Becoming a Bioregionalist: A Life Long Journey
Stop for a moment, and envision the world that you would want to live in, if all reality were stripped away. A world free of exploitation, where people lived happily, their needs met and in balance with their environments. What kind of society would that look like? What kind of steps would it take to get us there? By taking that moment – you have begun your lifelong journey to becoming a bioregionalist. To achieve our dreams, we cannot work within existing paradigms, rather we must create our own.
As a term, a bioregion is a shorthand designation for ‘bio-cultural region’ and is rooted in the idea that culture stems from placed and that human cultures develop in relation to the natural ecosystems they inhabit. They are the largest sense of scale where connections based on watershed will still make sense, and serve as containers on which to break down large, intangible issues, onto a local level from which every person can walk out their door, and get active about what they care about.
Bioregionalism at its most simple is a philosophy that connects people and ideas into place, which work watershed by watershed, in ways that are sustainable, democratic and just, and which work to find solutions to these issues, magnify solutions already being practiced in a community, and create accessible pathways for every person living in a region to be able to get active. Each watershed and community will be different, and each region and community will know their needs the best, and be the best to represent those needs.
By creating bioregional movements that are hubs for every movement around the common shared principles of bioregionalism, we create a framework of action for a decentralized, rapid, voluntary and radical change that our planet needs. There will be no one right answer, or one right solution. Rather it will be hundreds of solutions working together, adapting to fit different needs of different backgrounds, locations and contexts, to achieve the real change that we want to see.
Bioregional movements create these spaces, both physically, and and as a terrain of consciousness, so that every person has the space to lead on issues they care about, and to provide solidarity to magnify the impacts of each to the greatest extent. Each community will know the issues it is facing the best, and it is only when all of these answers are working together, that we will find the solutions to the problems that are greatest in our society.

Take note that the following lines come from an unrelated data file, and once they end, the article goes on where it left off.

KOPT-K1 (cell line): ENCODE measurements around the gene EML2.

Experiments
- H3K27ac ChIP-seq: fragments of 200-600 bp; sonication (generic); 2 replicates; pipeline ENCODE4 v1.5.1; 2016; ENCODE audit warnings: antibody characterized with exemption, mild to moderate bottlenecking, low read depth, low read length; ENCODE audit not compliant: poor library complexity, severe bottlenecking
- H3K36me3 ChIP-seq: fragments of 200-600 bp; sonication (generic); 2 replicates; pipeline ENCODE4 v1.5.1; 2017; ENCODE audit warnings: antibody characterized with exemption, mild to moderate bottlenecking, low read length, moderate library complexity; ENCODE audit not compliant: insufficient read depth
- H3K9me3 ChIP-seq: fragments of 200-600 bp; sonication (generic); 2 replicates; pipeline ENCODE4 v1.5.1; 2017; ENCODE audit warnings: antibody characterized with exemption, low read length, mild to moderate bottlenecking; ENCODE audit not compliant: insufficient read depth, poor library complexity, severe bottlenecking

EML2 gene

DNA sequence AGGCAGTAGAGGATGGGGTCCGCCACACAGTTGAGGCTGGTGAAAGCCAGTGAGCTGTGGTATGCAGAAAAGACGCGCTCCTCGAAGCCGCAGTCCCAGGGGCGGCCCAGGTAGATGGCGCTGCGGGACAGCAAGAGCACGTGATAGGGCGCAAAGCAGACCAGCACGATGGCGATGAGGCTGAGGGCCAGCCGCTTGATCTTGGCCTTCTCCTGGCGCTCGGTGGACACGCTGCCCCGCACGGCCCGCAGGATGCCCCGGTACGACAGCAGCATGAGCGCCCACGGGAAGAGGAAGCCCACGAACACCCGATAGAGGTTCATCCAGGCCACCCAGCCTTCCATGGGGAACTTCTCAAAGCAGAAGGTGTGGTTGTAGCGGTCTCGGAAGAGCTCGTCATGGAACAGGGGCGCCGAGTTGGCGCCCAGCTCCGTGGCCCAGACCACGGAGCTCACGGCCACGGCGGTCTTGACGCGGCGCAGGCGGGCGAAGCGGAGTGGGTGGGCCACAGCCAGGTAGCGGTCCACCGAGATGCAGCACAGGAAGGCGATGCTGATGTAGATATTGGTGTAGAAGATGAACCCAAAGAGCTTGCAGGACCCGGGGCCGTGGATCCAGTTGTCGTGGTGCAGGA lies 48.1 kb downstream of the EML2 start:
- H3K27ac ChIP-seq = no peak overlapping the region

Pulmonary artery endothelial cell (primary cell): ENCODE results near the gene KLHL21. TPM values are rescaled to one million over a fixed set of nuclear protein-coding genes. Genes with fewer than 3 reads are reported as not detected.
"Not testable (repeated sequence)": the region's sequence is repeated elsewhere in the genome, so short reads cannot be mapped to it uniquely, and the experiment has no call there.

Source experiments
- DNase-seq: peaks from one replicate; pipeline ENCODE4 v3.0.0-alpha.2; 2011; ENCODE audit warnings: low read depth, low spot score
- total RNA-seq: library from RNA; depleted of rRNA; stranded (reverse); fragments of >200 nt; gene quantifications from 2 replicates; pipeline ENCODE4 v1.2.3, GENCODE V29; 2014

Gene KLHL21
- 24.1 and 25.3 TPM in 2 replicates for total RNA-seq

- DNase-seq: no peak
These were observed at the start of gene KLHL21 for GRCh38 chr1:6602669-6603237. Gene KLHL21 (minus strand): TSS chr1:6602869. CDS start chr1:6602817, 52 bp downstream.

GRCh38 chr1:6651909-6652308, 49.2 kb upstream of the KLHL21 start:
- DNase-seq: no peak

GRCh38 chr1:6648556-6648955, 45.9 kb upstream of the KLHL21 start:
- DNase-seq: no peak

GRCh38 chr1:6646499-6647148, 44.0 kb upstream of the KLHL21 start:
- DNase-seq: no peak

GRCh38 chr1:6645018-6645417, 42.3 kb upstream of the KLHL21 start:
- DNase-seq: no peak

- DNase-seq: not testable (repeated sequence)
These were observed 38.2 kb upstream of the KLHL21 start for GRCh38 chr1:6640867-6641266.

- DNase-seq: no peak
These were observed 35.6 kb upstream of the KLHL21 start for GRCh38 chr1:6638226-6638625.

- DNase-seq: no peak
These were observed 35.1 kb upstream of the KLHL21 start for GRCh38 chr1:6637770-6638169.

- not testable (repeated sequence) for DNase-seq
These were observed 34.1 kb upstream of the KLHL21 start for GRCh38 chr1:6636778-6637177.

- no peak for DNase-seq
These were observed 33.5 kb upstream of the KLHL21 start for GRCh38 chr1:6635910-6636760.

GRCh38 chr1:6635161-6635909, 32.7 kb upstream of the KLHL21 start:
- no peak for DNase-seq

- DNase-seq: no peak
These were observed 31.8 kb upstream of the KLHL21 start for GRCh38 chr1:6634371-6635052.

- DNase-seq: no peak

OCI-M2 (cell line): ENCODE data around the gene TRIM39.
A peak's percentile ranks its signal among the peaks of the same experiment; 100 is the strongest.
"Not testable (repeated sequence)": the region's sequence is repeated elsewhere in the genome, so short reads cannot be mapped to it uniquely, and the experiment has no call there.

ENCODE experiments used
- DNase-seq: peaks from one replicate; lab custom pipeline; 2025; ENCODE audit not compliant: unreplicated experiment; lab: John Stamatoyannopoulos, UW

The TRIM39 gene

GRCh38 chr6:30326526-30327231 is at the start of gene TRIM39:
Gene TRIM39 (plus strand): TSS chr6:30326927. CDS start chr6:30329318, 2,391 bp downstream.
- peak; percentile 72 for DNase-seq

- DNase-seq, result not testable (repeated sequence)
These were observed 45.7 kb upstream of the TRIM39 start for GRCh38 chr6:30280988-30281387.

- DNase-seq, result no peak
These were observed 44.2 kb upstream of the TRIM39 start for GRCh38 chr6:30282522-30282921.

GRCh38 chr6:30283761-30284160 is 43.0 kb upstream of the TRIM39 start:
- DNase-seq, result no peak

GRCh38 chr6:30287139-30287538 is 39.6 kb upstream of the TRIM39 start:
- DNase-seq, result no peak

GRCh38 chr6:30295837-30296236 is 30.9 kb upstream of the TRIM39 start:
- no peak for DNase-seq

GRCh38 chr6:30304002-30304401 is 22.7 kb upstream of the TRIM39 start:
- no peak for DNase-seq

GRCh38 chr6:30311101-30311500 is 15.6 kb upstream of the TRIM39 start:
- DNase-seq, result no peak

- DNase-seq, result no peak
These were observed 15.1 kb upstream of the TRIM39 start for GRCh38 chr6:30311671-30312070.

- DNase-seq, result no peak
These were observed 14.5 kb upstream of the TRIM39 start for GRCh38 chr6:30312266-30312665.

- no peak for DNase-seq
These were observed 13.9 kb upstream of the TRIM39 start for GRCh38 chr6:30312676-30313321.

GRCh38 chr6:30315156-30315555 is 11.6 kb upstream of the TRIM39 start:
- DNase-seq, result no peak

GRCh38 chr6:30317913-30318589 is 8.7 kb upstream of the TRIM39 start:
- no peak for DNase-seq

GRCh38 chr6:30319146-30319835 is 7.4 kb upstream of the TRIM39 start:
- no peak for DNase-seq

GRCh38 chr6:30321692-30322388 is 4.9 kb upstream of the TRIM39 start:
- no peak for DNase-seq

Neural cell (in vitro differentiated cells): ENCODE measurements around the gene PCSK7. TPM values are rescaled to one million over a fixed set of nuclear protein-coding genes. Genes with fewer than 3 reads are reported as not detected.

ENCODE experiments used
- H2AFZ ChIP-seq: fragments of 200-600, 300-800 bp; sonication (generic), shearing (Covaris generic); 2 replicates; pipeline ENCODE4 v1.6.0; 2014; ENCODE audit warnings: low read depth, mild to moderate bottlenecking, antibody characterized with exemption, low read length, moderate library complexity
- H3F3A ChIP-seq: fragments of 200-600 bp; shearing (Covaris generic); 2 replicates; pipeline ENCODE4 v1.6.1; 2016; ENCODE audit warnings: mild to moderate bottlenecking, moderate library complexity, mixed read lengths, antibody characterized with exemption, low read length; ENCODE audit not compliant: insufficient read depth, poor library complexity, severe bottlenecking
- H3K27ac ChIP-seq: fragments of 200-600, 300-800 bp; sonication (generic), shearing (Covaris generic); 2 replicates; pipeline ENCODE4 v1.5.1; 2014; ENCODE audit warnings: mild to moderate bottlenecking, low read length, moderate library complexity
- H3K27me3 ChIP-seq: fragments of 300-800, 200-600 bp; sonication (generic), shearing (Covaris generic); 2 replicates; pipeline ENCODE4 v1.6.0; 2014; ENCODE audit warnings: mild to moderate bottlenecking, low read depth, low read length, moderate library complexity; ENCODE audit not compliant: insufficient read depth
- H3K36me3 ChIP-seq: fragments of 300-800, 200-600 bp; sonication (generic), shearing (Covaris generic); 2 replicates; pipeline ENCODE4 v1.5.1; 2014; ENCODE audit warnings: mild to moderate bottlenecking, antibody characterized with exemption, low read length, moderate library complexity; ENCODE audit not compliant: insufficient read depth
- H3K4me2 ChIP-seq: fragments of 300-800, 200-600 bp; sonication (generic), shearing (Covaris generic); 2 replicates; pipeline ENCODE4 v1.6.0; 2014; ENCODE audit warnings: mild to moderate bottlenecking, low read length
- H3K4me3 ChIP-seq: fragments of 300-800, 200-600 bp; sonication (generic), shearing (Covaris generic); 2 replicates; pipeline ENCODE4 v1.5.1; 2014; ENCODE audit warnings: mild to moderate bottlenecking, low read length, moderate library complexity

To create real and lasting change in this region, and be the rapid change our world needs, – we need to reach out and connect with every one of the 15 million people living in this region, have that be a positive interaction, provide ways for them to involved, and create a shift in our habits, each able to spread it to friends and family.
It is up to bioregionalists to create and promote this change, each in their own way, and to lead the way forward with passion rather than waiting for someone else to do it for us.
The Job of a Bioregionalist
On a personal level – work to better ourselves in our habits, principles, how we eat, consume, work and play – and improve our relationship to the land we live and rely on
On a an interpersonal level – examine how we treat each other, approach others with respect and compassion, work to make every interaction a positive one, learn about the history and context of how we came to be to where we are, create spaces to address past injustices, and work in equitable and a just manner together in mutual aid, solidarity and support.
On a societal level – create new models, tools, culture and identity – the sum of all of our interpersonal actions and choices, which is positive, inclusive and authentic, rooted in place, and create accessible pathways for the 15 million people who live here to hook in, get involved, and shift our impact as a region. Magnify the solutions already existing.
Together, a Cascadian seeks to live bioregionally, to live and work according to bioregional principles, living in a sustainable manner with a net positive impact on their land and community.
What is Bioregionalism? | Becoming a Bioregionalist | Why Bioregionalism? | Core Principles of Bioregionalism | Cascadia: Our Framework for Change | Cascadian Principles | Cascadia Goals | Why the Doug Flag